Saturday, March 12, 2016

Accounting Web Design

Accounting Web Design Will Help Secure Your Clients' Information

 Your clients trust you. If they didn't they wouldn't remain your customers, so it's critical that you do everything feasible to nourish that trust.

Essential to this relationship is information protection. Design your your accounting website design to help you reinforce that relationship. For the most part your clients are not astute about web security, which means to make sure their private information really out of harm's way you're going to want a perfunctory understanding of the security features on your website.....

Let me put this plainly. Email is a wonderful medium for routine communications, but it's ease of use has lured many accounting firms up the garden path. It's criminally irresponsible to send confidential client information by email. Make sure your staff and clients know this. 

The problem with email is that much of the process occurs outside your control. There is a common misconception that when you send an email it goes straight to the recipient, but nothing could be further from the truth. The message is routed through a dozen or more mail servers before finally being delivered to your recipient. If any of these mail servers are hacked along the way, and mail servers are a favorite target of malicious hackers, your email could wind up being intercepted. The biggest risk by far is identity theft, but all manner of dubious persons can benefit from this type of information. 

Layers of protection can be added to email by adding passwords or encryption, but a skilled hacker can defeat these precautions. 

Design your accounting website to compensate for these risks. 

Include a Secure File Transfer feature. This feature allows your ISP server to connect directly to your web server and transfer the data directly. FTP folders can be password protected for each client. Only you and the client you specify will be able to access it. Encrypting the transfer adds another layer of protection that will protect your data from an "inside job". In a perfect world you can even store the data on the web server in an encrypted format making the system suitable for long-term document storage. 

There are a few security standards you should know about. 


Passwords need to be protected from "brute-force" attacks by forcing a time out if a login attempt fails more than a few times in a row. If a hacker writes a simple script that runs every possible permutation of a password until it hits the right one a thirty minute delay every three checks will slow him down more than enough to make this tactic useless. Passwords should be long. At least eight characters, and they should include letters and numbers. The number one cause of internet security breaches is human error. You'd be shocked how many hackers get people's passwords by simply asking for them. Never tell anyone your password, and avoid leaving them written down anywhere that your staff and clients can find them.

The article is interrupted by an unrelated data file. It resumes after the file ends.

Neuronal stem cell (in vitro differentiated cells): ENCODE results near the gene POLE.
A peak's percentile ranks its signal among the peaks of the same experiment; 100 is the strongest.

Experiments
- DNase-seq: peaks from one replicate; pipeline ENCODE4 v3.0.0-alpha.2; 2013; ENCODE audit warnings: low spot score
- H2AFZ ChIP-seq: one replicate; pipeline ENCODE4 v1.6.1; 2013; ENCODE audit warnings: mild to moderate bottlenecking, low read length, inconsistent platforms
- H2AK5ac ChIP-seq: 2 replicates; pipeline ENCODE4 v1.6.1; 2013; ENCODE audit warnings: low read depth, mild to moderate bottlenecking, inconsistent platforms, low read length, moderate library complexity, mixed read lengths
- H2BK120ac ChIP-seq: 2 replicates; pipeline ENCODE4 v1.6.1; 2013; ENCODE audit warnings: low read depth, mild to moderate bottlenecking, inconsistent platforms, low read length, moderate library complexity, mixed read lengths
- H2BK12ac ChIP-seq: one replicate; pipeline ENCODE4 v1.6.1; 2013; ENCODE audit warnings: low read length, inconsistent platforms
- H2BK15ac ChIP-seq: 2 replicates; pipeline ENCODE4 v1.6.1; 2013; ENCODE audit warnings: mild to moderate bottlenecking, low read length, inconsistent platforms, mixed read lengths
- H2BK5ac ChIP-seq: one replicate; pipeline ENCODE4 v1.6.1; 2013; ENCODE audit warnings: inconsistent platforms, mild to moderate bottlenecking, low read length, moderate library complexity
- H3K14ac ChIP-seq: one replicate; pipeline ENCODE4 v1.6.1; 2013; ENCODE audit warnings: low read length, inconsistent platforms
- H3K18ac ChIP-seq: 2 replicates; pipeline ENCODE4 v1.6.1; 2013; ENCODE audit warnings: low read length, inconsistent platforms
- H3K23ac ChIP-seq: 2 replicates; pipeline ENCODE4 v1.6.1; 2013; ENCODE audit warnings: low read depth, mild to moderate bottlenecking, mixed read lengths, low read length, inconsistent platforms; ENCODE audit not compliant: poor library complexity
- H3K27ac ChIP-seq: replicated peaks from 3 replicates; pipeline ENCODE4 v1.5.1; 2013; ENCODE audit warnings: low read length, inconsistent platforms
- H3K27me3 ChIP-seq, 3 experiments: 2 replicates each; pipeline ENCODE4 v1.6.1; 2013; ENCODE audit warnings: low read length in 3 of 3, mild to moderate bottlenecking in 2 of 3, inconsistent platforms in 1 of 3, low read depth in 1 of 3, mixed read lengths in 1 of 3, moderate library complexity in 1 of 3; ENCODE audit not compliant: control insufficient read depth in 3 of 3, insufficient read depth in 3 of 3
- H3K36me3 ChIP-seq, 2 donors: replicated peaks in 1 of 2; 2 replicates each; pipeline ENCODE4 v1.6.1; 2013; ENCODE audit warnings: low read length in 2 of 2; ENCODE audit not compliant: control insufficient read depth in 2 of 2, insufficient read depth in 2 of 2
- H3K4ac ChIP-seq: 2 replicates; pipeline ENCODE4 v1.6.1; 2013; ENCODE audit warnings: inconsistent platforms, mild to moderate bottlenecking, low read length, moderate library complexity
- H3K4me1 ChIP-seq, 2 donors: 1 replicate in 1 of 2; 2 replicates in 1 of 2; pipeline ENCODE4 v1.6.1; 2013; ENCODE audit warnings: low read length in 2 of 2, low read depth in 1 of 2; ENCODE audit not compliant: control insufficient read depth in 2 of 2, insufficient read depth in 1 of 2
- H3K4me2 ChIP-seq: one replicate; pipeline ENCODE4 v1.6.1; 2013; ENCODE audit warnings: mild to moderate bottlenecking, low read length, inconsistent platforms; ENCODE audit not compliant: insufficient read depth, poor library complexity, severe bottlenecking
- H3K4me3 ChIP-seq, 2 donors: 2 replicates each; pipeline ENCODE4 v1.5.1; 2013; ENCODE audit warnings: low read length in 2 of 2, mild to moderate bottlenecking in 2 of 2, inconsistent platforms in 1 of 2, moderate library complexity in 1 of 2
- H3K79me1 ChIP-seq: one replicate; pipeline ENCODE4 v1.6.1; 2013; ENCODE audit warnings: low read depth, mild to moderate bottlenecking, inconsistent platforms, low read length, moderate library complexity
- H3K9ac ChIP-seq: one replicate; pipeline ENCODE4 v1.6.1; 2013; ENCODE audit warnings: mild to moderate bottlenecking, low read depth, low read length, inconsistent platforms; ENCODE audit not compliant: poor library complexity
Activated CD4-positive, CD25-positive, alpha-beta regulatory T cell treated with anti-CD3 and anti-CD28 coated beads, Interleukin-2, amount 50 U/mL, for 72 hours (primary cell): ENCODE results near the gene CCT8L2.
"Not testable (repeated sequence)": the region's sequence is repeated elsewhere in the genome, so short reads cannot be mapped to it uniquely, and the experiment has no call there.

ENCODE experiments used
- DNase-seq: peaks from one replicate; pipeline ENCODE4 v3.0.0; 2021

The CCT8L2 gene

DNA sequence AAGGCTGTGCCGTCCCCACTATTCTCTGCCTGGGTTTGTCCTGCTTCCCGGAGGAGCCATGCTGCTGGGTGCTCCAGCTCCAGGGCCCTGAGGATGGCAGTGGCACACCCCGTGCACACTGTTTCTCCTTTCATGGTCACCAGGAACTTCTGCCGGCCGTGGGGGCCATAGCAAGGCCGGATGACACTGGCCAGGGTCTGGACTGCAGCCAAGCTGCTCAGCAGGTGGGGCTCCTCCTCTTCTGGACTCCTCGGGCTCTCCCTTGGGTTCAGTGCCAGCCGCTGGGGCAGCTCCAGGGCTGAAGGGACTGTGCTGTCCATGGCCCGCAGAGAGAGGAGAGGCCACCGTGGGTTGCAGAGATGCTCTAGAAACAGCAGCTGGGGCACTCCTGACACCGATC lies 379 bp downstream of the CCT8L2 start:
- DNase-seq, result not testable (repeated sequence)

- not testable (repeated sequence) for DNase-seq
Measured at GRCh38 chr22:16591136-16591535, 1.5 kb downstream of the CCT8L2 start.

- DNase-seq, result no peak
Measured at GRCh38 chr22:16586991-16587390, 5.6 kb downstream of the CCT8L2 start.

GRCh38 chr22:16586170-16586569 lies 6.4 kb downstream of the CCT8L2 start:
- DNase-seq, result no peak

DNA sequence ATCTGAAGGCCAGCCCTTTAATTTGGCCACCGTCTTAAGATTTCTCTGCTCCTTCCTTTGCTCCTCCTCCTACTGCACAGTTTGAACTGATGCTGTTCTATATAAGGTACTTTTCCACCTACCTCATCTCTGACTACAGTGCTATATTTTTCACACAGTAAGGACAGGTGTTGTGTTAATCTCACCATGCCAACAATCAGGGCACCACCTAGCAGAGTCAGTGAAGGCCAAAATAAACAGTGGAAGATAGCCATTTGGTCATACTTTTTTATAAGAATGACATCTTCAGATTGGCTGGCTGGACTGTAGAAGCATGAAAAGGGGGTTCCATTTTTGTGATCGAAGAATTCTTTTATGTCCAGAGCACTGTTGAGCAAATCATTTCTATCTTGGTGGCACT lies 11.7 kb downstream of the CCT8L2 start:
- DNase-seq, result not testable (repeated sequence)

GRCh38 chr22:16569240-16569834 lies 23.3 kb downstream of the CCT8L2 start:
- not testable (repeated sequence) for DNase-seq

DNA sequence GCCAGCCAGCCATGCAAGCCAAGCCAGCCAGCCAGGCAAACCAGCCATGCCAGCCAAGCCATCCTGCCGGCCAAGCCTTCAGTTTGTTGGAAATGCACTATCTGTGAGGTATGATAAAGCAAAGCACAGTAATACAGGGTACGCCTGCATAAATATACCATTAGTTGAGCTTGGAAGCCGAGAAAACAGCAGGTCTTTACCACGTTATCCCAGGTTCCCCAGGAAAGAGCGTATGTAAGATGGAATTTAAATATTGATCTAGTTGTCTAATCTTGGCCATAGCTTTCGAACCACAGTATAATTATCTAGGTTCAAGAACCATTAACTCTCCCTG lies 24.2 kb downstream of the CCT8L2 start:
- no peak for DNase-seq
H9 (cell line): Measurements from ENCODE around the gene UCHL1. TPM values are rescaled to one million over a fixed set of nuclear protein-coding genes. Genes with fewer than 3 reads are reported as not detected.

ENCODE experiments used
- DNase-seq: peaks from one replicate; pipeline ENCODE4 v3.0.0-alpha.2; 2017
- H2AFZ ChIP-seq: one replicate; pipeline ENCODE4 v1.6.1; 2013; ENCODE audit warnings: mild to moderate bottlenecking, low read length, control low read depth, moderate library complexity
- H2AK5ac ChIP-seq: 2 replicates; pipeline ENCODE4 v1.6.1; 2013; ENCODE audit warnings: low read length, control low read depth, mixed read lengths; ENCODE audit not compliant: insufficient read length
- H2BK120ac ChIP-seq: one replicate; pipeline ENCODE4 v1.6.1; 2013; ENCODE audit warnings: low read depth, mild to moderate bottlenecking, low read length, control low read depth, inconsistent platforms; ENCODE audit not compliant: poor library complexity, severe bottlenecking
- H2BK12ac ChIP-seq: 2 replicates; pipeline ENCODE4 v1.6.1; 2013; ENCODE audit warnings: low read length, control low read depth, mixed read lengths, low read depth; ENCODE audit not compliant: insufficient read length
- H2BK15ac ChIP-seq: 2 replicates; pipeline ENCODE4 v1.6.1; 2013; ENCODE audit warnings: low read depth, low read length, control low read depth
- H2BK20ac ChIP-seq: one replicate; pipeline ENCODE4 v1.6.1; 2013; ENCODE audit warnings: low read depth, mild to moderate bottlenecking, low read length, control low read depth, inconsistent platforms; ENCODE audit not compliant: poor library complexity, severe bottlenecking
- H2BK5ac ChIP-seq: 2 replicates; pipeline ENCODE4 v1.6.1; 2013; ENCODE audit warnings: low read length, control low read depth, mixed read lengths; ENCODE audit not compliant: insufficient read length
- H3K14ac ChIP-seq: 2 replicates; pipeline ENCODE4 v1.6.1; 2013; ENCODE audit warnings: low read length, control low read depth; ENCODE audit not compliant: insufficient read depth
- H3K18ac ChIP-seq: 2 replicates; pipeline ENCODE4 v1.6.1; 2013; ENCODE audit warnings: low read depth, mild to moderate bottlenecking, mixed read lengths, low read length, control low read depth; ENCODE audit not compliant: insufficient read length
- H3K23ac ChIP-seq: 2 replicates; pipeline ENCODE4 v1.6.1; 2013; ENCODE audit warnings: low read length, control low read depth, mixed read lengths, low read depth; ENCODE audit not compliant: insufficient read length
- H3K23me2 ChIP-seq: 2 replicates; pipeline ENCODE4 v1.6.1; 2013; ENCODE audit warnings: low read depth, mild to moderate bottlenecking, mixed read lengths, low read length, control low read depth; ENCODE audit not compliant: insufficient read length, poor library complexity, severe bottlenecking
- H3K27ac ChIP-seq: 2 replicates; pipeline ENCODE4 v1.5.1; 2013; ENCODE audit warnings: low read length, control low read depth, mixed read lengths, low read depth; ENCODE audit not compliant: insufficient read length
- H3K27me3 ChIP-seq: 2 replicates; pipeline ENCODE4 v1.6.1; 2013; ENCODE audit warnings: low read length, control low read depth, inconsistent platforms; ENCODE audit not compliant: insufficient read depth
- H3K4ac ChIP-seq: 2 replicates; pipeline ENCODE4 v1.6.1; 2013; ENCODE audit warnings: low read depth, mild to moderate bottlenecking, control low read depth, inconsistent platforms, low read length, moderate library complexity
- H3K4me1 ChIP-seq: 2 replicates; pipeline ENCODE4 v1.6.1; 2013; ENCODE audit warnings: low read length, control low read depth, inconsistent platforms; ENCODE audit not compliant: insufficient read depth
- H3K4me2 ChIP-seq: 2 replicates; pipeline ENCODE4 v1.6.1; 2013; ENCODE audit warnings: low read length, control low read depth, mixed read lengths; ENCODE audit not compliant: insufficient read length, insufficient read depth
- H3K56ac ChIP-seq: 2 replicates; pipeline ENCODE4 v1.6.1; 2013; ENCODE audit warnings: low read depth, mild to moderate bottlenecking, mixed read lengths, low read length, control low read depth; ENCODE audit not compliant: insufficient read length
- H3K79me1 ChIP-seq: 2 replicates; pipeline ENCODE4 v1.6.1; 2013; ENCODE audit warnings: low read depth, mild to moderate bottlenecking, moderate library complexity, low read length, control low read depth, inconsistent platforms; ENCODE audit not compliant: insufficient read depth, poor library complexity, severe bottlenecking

Security Certificates 

Security certificates are central to online encryption. They store the keys used to decrypt online data. Be careful to use them right. Out of date security certificates or certificates obtained from "untrusted" sources will make you look bad and scare your clients away. 

SAS 70 

SAS 70 certification is an auditing statement specific to the accounting industry and issued by the AICPA. If your firm is publicly traded your file transfer must be SAS 70 certified by law. Certification indicates that the firm has been audited and approved. 

Gramm-Leach-Bliley Act 

By definition any practice that prepares tax returns is a financial institution under this law. It's also called GLB or "the Financial Services Modernization Act". The GLB requires all accounting practices and other financial institutions to develop a formal data security plan, name an individual to manage security, scrutinize the security procedures of every department with access to client files, establish a continuing plan to monitor information protection, and keep these programs up to date with changing technology.